Debating with a French Muslim convert
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27-02-2013, 04:15 AM (This post was last modified: 27-02-2013 04:51 AM by Thanh.)
Debating with a French Muslim convert
A thorough description of the context is necessary to avoid any false assumptions and misunderstandings:

I work in airport security in the suburbs of Paris. In my country, the national transportation department (Ministère des Transports) pays for private agencies to handle checkpoints, companies that are tested, examined and very often have to pay fines to law enforcement AND to the bureaucrats that pays the salaries of every service provider on airport grounds. There are - more or less - thorough background checks done for every employee that carry a security badge and, depending on the public visibility of the worker. The agencies reserve the right to ask said person to look "clean" in regards with professional behavior, presentation and morality.

Facial hair is restricted when interacting with the public, clients, or management personnel. Unless, the action of having said facial hair is justified by one's personal religious views.

Now here's the actual story for this topic:

I work with a majority of Muslims, and in my team there are quite a few French individuals who have converted to Islam at one point in their lives. The one I will talk about now, let's call him Bob, is around 35 years old, married with 2 daughters, grew up in a difficult neighborhood and never graduated from high school (called "collège" here). Bob is an all around nice guy with an amazing capacity for absorbing information and analyzing facts. He has spent many years studying religion, in his words "to find the truth" with a capital T, and his main occupation - besides working at the airport - is Islam. He is what we call a "pacifist" but here's the problem: Bob has a very large stache-less beard, and is trying very hard, with everything he does, to stay true to the teachings of the holy books.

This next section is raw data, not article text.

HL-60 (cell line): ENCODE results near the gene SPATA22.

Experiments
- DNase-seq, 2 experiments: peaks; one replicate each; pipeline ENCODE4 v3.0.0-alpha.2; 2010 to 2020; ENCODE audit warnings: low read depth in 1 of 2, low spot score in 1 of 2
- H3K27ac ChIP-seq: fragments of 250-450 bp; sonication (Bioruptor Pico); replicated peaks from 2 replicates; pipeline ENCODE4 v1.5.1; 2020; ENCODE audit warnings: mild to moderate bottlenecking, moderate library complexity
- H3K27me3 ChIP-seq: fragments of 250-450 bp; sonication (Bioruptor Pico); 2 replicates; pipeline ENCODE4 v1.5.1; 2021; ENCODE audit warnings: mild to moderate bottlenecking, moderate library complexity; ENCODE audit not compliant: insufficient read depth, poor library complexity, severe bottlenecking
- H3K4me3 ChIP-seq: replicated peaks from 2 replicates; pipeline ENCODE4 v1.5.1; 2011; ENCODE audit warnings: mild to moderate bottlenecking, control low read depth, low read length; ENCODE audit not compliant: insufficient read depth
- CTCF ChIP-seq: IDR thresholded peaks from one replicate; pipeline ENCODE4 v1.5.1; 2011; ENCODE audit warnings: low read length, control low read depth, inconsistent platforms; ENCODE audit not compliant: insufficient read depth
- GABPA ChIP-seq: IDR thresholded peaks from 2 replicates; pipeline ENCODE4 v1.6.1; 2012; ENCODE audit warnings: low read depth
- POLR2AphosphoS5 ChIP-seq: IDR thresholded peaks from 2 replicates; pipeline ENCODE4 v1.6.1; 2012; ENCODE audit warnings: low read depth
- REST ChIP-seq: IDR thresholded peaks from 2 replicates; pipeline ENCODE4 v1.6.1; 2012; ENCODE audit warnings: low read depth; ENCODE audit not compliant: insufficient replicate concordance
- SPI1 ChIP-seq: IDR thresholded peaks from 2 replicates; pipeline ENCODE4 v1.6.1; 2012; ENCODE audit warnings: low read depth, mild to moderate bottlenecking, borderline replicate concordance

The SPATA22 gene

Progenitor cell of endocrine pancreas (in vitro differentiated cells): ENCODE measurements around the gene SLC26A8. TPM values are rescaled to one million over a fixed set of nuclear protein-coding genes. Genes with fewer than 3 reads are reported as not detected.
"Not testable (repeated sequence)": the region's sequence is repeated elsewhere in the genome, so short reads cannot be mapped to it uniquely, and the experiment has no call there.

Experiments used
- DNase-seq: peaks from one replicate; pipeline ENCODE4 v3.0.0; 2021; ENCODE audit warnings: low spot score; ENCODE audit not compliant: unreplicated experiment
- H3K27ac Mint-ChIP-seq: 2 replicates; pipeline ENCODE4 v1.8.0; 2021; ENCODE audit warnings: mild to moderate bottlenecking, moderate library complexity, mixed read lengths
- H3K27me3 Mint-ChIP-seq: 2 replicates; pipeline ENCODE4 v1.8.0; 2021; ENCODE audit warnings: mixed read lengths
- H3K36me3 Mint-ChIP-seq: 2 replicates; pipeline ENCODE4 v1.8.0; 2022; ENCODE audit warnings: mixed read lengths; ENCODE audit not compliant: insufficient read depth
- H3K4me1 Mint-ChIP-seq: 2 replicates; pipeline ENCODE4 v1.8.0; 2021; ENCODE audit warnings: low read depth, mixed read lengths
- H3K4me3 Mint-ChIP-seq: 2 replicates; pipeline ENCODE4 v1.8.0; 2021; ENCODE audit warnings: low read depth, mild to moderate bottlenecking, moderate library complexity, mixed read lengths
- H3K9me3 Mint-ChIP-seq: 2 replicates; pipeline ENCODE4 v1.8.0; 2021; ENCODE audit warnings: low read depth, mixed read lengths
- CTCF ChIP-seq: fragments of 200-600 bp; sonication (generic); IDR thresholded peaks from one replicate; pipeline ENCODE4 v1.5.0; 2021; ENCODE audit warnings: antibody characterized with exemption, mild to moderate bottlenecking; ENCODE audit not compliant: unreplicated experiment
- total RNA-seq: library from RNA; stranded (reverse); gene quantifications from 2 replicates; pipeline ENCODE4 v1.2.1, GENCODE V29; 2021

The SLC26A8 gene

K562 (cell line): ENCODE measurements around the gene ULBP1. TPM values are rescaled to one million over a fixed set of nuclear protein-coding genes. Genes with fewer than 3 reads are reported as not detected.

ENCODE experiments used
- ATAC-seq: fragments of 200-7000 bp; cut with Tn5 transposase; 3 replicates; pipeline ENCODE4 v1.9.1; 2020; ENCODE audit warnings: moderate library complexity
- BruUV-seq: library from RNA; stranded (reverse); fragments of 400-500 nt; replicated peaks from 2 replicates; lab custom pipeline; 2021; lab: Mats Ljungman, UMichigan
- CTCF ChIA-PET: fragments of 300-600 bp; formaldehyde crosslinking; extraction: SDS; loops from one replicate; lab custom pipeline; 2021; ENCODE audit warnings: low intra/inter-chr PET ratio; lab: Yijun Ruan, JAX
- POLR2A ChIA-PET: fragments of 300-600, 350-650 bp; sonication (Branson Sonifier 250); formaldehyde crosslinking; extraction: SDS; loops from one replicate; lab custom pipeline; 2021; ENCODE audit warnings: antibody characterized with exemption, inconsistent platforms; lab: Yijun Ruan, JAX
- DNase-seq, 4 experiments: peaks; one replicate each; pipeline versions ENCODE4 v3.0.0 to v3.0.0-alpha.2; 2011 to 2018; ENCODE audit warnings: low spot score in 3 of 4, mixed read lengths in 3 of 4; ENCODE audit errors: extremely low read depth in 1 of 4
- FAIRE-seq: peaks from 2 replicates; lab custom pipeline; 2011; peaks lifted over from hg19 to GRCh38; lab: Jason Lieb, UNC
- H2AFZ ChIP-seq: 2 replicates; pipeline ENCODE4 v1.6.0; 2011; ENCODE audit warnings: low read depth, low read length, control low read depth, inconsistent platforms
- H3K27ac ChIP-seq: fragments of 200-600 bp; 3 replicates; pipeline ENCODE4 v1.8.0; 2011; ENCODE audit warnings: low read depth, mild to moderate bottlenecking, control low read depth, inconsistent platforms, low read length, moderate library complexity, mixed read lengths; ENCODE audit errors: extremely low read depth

The first time I started working with Bob, I noticed the looks given to him by the personnel and passengers (40+ year old males Europeans ). Being a thirty-year old female, I'm not used to seeing my male coworkers getting attention, especially when it's scornful and disgusted like what I've seen for Bob.

Moving on to the conversations Rolleyes

Bob is, despite himself, a proselytizer. He preaches to his Muslim brothers and encourages them to be more righteous and to follow the Sunnah. Other, non-Muslim, coworkers also get to participate in moral/religious discussions with him. Another person in my team has recently converted to Islam, and there's no wonder why and how he got to that point.

Anyway, it wasn't long before Bob confided to me about the weird looks and the various warnings given to him by authority figures and management. He had to fight for his right to keep his beard, and to profess his religion (praying during work hours... there's a chapel for that purpose). The thing is, he's unable to be in a conversation that doesn't end up with him talking about Allah and what people should or shouldn't do in order to go to heaven.

When he was fully aware of my perspective in terms of spirituality (the impossibility for me to believe in any God, heaven or hell), that's when the exchanges got interesting. Not because of the arguments themselves, but I came to realize that we just didn't speak the same language. His definition of some words was twisted and got us to disagree while we were on the same page.